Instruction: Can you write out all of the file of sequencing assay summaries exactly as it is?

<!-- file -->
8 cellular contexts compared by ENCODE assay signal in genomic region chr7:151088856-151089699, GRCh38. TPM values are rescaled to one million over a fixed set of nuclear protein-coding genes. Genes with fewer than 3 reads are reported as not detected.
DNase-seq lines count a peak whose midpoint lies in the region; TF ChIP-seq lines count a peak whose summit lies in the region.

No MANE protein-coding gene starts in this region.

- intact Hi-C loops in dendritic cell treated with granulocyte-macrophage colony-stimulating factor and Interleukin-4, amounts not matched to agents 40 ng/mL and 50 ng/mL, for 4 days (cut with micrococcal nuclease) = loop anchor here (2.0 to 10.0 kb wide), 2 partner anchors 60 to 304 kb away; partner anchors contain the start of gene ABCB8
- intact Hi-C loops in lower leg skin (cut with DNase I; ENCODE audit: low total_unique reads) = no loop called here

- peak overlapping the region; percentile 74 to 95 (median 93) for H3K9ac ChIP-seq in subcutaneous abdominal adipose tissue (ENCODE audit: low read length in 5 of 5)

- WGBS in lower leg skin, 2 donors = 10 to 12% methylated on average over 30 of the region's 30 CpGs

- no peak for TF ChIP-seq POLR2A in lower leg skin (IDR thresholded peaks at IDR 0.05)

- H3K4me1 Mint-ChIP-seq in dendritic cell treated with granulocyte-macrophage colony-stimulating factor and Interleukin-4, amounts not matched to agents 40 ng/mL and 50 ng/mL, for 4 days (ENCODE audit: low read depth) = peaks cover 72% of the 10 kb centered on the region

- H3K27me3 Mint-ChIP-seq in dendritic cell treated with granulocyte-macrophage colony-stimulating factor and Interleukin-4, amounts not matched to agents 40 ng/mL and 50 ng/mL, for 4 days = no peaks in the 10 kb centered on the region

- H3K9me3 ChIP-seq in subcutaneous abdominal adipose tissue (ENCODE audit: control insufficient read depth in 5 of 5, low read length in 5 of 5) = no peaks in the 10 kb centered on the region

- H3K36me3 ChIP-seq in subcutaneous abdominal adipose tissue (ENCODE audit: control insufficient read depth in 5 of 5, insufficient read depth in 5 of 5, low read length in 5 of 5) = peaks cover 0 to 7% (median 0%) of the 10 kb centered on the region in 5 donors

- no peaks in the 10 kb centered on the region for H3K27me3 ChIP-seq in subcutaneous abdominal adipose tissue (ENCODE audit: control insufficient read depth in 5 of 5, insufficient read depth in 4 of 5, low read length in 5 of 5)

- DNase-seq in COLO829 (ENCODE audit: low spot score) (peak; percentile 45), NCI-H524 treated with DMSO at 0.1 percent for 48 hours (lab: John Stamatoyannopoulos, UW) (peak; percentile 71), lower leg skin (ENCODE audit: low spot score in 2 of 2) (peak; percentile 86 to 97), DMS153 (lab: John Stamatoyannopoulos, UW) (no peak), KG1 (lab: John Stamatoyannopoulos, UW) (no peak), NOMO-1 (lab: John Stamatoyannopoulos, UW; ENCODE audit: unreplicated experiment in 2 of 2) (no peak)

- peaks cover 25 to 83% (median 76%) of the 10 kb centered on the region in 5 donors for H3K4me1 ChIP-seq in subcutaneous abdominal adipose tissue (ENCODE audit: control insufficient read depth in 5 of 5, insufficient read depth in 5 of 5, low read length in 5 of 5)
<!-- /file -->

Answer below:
8 cellular contexts compared by ENCODE assay signal in genomic region chr7:151088856-151089699, GRCh38. TPM values are rescaled to one million over a fixed set of nuclear protein-coding genes. Genes with fewer than 3 reads are reported as not detected.
DNase-seq lines count a peak whose midpoint lies in the region; TF ChIP-seq lines count a peak whose summit lies in the region.

No MANE protein-coding gene starts in this region.

- intact Hi-C loops in dendritic cell treated with granulocyte-macrophage colony-stimulating factor and Interleukin-4, amounts not matched to agents 40 ng/mL and 50 ng/mL, for 4 days (cut with micrococcal nuclease) = loop anchor here (2.0 to 10.0 kb wide), 2 partner anchors 60 to 304 kb away; partner anchors contain the start of gene ABCB8
- intact Hi-C loops in lower leg skin (cut with DNase I; ENCODE audit: low total_unique reads) = no loop called here

- peak overlapping the region; percentile 74 to 95 (median 93) for H3K9ac ChIP-seq in subcutaneous abdominal adipose tissue (ENCODE audit: low read length in 5 of 5)

- WGBS in lower leg skin, 2 donors = 10 to 12% methylated on average over 30 of the region's 30 CpGs

- no peak for TF ChIP-seq POLR2A in lower leg skin (IDR thresholded peaks at IDR 0.05)

- H3K4me1 Mint-ChIP-seq in dendritic cell treated with granulocyte-macrophage colony-stimulating factor and Interleukin-4, amounts not matched to agents 40 ng/mL and 50 ng/mL, for 4 days (ENCODE audit: low read depth) = peaks cover 72% of the 10 kb centered on the region

- H3K27me3 Mint-ChIP-seq in dendritic cell treated with granulocyte-macrophage colony-stimulating factor and Interleukin-4, amounts not matched to agents 40 ng/mL and 50 ng/mL, for 4 days = no peaks in the 10 kb centered on the region

- H3K9me3 ChIP-seq in subcutaneous abdominal adipose tissue (ENCODE audit: control insufficient read depth in 5 of 5, low read length in 5 of 5) = no peaks in the 10 kb centered on the region

- H3K36me3 ChIP-seq in subcutaneous abdominal adipose tissue (ENCODE audit: control insufficient read depth in 5 of 5, insufficient read depth in 5 of 5, low read length in 5 of 5) = peaks cover 0 to 7% (median 0%) of the 10 kb centered on the region in 5 donors

- no peaks in the 10 kb centered on the region for H3K27me3 ChIP-seq in subcutaneous abdominal adipose tissue (ENCODE audit: control insufficient read depth in 5 of 5, insufficient read depth in 4 of 5, low read length in 5 of 5)

- DNase-seq in COLO829 (ENCODE audit: low spot score) (peak; percentile 45), NCI-H524 treated with DMSO at 0.1 percent for 48 hours (lab: John Stamatoyannopoulos, UW) (peak; percentile 71), lower leg skin (ENCODE audit: low spot score in 2 of 2) (peak; percentile 86 to 97), DMS153 (lab: John Stamatoyannopoulos, UW) (no peak), KG1 (lab: John Stamatoyannopoulos, UW) (no peak), NOMO-1 (lab: John Stamatoyannopoulos, UW; ENCODE audit: unreplicated experiment in 2 of 2) (no peak)

- peaks cover 25 to 83% (median 76%) of the 10 kb centered on the region in 5 donors for H3K4me1 ChIP-seq in subcutaneous abdominal adipose tissue (ENCODE audit: control insufficient read depth in 5 of 5, insufficient read depth in 5 of 5, low read length in 5 of 5)